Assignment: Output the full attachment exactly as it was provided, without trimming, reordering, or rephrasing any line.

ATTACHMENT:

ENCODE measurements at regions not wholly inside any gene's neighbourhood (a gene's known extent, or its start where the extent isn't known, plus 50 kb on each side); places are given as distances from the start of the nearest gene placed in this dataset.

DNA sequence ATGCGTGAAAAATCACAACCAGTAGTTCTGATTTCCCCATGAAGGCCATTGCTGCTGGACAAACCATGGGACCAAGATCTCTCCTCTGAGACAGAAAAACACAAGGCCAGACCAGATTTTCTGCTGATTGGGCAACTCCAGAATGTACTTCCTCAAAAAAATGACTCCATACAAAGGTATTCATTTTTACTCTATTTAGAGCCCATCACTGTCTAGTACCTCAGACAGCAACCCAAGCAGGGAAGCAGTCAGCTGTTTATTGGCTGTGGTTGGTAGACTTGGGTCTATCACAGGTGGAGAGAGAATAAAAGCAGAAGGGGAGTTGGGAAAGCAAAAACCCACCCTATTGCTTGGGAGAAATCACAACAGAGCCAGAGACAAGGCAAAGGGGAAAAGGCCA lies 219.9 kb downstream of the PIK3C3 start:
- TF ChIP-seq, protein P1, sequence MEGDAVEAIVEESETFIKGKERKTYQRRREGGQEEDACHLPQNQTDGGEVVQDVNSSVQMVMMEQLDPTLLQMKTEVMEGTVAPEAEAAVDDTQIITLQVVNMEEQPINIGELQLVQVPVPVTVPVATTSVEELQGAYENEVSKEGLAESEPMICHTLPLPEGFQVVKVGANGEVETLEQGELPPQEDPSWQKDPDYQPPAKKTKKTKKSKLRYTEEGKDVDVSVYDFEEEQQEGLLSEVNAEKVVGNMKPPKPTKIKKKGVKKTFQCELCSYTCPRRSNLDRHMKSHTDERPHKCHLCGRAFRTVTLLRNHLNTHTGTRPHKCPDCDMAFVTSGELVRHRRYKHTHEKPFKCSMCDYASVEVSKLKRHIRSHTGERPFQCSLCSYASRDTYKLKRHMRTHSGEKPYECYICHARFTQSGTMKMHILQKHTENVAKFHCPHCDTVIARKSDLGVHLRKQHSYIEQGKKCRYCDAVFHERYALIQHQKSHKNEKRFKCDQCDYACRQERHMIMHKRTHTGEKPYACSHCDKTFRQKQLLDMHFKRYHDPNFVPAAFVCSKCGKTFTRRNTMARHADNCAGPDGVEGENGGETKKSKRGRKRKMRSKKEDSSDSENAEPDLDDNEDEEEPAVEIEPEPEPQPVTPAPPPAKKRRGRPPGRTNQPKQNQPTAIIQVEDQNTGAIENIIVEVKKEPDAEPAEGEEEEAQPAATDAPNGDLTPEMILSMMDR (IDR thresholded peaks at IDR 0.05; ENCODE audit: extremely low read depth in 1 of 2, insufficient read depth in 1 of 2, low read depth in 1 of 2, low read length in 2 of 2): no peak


ENCODE measurements at regions not wholly inside any gene's neighbourhood (a gene's known extent, or its start where the extent isn't known, plus 50 kb on each side); places are given as distances from the start of the nearest gene placed in this dataset.

DNA sequence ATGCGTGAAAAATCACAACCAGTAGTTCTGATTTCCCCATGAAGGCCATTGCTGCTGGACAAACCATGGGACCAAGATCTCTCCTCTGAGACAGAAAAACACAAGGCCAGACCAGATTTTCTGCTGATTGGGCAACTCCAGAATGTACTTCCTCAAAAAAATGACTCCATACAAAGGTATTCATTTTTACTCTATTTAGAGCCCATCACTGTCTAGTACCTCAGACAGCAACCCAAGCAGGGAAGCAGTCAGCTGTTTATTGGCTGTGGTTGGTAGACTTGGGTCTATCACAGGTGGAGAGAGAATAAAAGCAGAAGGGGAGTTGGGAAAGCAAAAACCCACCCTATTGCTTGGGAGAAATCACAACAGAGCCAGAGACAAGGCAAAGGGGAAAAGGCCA lies 219.9 kb downstream of the PIK3C3 start:
- TF ChIP-seq, protein P1, sequence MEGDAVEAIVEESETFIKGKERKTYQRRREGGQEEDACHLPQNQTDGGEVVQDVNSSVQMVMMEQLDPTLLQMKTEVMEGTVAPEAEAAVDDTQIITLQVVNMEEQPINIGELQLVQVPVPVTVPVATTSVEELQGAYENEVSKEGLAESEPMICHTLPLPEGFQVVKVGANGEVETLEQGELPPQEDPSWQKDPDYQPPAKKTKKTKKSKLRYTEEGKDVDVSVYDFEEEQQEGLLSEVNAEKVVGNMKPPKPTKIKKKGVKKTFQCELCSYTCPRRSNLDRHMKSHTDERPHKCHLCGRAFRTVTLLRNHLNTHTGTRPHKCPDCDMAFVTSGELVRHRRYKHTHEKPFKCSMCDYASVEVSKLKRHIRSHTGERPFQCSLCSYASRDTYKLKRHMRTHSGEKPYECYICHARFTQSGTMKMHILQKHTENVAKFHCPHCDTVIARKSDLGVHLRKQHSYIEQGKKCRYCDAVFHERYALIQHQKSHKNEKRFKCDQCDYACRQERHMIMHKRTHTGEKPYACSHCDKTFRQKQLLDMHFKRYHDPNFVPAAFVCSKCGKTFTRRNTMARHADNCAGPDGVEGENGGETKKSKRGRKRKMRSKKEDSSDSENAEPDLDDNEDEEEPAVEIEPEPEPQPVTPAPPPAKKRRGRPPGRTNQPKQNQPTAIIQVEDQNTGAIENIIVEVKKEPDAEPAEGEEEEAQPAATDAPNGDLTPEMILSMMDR (IDR thresholded peaks at IDR 0.05; ENCODE audit: extremely low read depth in 1 of 2, insufficient read depth in 1 of 2, low read depth in 1 of 2, low read length in 2 of 2): no peak